Do You Spend Most of Your Time on Defense or Offense?

Norman Rockwell, The Recruit

Norman Rockwell, The Recruit

I confess my relationship with American Football is one of foggy understanding and distant admiration. As a child growing up in Britain, I occasionally saw Charlie Brown practising his kicking; I caught the razzmatazz of the Super Bowl on TV; I sensed the mystery of the huddle, the glamour of the quarterback, the drama of the snap; I felt the heroic resonance of names like Payton and Montana, Marino and ‘Mean’ Joe Greene; I recall the Green Bay Packers in the snow. Yes, I’ve watched ‘Jerry Maguire’ and ‘Remember the Titans.’ And I’ve cheered on the Seahawks at recent Super Bowls (Ka-kaw!). But for the most part I have understood American Football ‘through a glass darkly.’

Viewing with this constrained comprehension, I have always been impressed by the fact that each gridiron team has a separate offensive and defensive unit. (To a soccer fan this is an engaging eccentricity.) Broadly speaking, the offensive players pass and run; shimmy and leap; catch and drive. The defensive players block and tackle; guard and obstruct; sack and stop. And with each turnover one unit jogs off the pitch and the other marches on. There’s an elegant clarity to things.

It’s often struck me that we have offensive and defensive modes at work. Sometimes we’re on offense: pitching, proposing, provoking; reaching bold conclusions, making brave suggestions. On offense we dictate the rhythm of our week, the direction and pace of progress. We call the plays. Then sometimes we’re on defense: reassuring and repairing, maintaining and mitigating, explaining and justifying. Defense is all about stabilising relationships, securing accounts, holding onto what we’ve got. Defense is responding - to Clients, to the competition, to circumstances.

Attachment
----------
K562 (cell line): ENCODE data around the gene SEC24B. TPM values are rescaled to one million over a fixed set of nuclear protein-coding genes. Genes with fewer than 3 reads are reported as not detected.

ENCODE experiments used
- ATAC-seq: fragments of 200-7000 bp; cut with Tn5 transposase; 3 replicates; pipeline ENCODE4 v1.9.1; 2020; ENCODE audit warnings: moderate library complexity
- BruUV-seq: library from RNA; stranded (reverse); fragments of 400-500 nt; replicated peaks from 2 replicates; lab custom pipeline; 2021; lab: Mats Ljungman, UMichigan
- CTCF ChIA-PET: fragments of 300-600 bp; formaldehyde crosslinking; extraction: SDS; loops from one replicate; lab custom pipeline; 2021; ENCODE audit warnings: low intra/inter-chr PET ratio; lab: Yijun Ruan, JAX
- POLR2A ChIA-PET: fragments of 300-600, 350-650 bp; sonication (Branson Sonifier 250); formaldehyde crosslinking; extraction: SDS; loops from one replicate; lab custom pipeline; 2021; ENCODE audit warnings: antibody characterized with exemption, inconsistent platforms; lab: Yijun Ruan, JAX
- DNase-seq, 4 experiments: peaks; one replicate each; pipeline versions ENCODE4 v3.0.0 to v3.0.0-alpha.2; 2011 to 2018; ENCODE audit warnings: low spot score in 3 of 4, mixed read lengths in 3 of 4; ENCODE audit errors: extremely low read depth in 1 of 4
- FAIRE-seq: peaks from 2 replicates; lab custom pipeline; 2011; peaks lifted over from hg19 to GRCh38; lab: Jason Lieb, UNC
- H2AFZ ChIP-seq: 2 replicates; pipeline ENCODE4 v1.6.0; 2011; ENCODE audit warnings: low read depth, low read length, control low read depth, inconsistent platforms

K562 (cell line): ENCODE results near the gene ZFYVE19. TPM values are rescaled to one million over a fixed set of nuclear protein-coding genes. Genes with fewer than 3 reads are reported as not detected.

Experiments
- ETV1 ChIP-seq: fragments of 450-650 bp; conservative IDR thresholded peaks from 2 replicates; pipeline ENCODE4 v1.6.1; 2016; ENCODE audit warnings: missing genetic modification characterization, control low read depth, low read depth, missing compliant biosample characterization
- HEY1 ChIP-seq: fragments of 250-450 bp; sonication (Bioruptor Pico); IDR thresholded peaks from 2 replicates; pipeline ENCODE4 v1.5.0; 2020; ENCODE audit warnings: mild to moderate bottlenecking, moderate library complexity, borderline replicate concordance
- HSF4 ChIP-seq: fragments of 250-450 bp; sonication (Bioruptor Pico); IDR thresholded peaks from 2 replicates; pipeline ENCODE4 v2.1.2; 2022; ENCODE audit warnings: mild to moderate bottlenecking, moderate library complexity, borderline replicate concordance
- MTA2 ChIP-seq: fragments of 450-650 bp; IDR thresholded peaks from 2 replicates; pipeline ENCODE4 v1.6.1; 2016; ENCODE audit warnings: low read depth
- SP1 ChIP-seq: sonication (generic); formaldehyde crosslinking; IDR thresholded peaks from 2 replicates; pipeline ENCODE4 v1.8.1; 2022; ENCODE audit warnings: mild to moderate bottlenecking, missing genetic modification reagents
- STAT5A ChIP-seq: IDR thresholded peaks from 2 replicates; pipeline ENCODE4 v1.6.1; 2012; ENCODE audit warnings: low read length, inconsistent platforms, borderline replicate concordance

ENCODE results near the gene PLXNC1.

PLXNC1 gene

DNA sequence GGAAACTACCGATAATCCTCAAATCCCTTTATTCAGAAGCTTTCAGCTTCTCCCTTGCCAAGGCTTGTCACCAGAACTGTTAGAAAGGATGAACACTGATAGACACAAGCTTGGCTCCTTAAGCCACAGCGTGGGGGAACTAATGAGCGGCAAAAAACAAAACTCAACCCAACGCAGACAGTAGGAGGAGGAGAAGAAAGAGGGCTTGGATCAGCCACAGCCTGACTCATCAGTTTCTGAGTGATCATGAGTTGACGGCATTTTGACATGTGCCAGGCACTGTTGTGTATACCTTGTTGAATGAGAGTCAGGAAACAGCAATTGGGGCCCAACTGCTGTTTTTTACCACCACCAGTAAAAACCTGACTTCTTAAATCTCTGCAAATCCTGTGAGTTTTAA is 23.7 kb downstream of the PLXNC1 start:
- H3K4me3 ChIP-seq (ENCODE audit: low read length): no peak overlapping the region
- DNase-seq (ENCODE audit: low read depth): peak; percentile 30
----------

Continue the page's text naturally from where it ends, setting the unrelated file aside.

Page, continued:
As individuals and businesses we have to be able to operate in both modes: to call the shots and respond to them. In the course of our careers we all need to handle the good times and the bad.

There are, of course, those that thrive on defense. These are the mediators and moderators; the people who build bridges and sooth spirits. They have a rare and precious talent, and it’s one that any enterprise should value.

But I would suggest that most people, and indeed most businesses, can only sustain defense for so long. When we’re consistently on the back foot, in recovery mode, we gradually lose our confidence, self-esteem and sense of identity. We become short-termist, cautious and conservative. We start to double guess our Clients and play it safe. Defense can sap strength and damage morale.

Most of us are at our best when we are progressing and pioneering. In the long run we need to play to our own strengths, not to other people’s; with our heads held high, rather than looking back over our shoulders; setting the agenda rather than responding to it. In the long run we need to regain our swagger. We need to be on offense.

So perhaps the old adage is true: attack really is the best form of defence. As the legendary footballer and coach Vince Lombardi advocated:

‘Offensively, you do what you do best and you do it again and again. Defensively, you attack your opponent’s strength.’

Vince Lombardi

Vince Lombardi

It is a critical task of leadership to know when to switch between our defensive and offensive lines. Sometimes, when we are on a winning streak, we can get complacent and fail to shore up our incumbent base. Then we need defense. Sometimes, when the business is under threat, there is no alternative but defense. Sometimes, when opportunity knocks, offense comes naturally. And sometimes, even when we are assailed on every front, we just need to switch to offense in order to rebuild morale and regain control of our destiny. 

Making the call between offense and defense is rarely easy. Often we have to engage both modes at the same time. It’s a matter of judgement and experience. And it’s also, of course, about hard work.

‘The only place success comes before work is in the dictionary.’
Vince Lombardi

No. 149



Are You a Good Loser?

I recently attended the Artist and Empire exhibition at Tate Britain (which runs until 10 April). It boasts portraits of British aristocrats in unfamiliar local garb; maps and mementos; etchings of exotic wildlife; and, inevitably, partisan paintings of triumphs and treaties.